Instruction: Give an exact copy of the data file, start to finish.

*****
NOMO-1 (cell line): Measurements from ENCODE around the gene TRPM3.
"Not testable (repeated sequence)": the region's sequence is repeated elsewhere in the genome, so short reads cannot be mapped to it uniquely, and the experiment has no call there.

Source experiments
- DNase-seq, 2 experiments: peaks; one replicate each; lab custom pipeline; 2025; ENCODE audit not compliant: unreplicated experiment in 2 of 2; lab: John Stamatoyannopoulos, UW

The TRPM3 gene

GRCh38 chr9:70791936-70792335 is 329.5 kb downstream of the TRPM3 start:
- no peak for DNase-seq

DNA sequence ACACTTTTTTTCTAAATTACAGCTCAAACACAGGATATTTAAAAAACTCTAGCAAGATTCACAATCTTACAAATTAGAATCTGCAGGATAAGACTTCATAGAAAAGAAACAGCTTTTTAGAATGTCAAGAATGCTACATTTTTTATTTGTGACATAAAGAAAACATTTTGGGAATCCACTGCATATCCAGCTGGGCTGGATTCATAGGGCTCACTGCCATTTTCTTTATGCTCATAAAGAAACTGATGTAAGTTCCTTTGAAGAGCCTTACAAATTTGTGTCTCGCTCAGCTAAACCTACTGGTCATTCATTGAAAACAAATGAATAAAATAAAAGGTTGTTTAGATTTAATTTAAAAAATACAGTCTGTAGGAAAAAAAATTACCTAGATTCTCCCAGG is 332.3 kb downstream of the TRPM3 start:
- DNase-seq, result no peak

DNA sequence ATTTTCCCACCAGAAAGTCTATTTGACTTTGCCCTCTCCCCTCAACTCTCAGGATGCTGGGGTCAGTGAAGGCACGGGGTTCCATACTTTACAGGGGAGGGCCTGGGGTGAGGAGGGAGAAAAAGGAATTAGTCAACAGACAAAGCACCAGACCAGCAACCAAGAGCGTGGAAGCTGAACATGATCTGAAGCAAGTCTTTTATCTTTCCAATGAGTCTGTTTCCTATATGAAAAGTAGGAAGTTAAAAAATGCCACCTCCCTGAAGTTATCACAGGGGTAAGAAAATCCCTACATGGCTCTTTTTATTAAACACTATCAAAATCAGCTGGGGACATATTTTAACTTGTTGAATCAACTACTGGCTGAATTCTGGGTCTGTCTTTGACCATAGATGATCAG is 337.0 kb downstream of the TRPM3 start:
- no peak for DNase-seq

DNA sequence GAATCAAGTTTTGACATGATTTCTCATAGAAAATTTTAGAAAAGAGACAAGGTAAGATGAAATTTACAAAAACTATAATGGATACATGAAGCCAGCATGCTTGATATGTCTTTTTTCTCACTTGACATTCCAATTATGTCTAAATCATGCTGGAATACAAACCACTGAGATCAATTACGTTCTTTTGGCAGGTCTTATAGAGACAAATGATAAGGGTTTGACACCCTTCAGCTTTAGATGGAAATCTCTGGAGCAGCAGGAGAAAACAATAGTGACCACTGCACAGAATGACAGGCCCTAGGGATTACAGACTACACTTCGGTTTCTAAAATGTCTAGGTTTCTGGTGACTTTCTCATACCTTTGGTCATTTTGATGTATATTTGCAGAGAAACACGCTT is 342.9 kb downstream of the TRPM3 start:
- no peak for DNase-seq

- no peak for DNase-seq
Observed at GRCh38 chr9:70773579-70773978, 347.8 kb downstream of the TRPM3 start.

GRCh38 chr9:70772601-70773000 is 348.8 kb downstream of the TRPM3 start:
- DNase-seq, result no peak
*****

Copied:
NOMO-1 (cell line): Measurements from ENCODE around the gene TRPM3.
"Not testable (repeated sequence)": the region's sequence is repeated elsewhere in the genome, so short reads cannot be mapped to it uniquely, and the experiment has no call there.

Source experiments
- DNase-seq, 2 experiments: peaks; one replicate each; lab custom pipeline; 2025; ENCODE audit not compliant: unreplicated experiment in 2 of 2; lab: John Stamatoyannopoulos, UW

The TRPM3 gene

GRCh38 chr9:70791936-70792335 is 329.5 kb downstream of the TRPM3 start:
- no peak for DNase-seq

DNA sequence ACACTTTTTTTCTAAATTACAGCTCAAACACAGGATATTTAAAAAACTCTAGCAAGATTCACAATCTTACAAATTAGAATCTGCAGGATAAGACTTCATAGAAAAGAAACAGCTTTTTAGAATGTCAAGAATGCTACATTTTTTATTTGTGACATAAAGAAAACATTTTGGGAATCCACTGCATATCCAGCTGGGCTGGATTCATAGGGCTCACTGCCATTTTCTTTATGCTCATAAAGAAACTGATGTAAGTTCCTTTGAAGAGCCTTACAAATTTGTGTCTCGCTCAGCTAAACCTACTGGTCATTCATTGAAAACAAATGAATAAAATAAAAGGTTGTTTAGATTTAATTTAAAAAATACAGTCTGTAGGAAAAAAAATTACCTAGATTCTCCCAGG is 332.3 kb downstream of the TRPM3 start:
- DNase-seq, result no peak

DNA sequence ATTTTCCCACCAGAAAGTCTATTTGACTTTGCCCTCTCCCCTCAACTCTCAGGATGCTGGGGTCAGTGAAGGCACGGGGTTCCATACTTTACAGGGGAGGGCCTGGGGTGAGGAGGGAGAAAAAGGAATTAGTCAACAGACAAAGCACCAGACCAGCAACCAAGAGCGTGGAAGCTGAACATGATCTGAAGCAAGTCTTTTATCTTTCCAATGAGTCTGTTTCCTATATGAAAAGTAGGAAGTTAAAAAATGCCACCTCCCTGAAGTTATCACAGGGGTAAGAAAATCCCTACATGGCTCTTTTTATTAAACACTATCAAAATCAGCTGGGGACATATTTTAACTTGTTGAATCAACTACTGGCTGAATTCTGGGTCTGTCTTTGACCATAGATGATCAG is 337.0 kb downstream of the TRPM3 start:
- no peak for DNase-seq

DNA sequence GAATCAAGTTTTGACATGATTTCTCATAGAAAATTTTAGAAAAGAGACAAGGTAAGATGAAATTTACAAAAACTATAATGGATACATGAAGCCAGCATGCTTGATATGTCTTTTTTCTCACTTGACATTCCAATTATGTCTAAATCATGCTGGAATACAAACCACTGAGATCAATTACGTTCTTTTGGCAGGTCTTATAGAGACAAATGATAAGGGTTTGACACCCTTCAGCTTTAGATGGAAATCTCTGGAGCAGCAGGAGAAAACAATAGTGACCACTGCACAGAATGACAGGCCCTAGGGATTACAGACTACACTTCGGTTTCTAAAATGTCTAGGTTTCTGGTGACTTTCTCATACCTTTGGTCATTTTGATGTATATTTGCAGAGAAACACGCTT is 342.9 kb downstream of the TRPM3 start:
- no peak for DNase-seq

- no peak for DNase-seq
Observed at GRCh38 chr9:70773579-70773978, 347.8 kb downstream of the TRPM3 start.

GRCh38 chr9:70772601-70773000 is 348.8 kb downstream of the TRPM3 start:
- DNase-seq, result no peak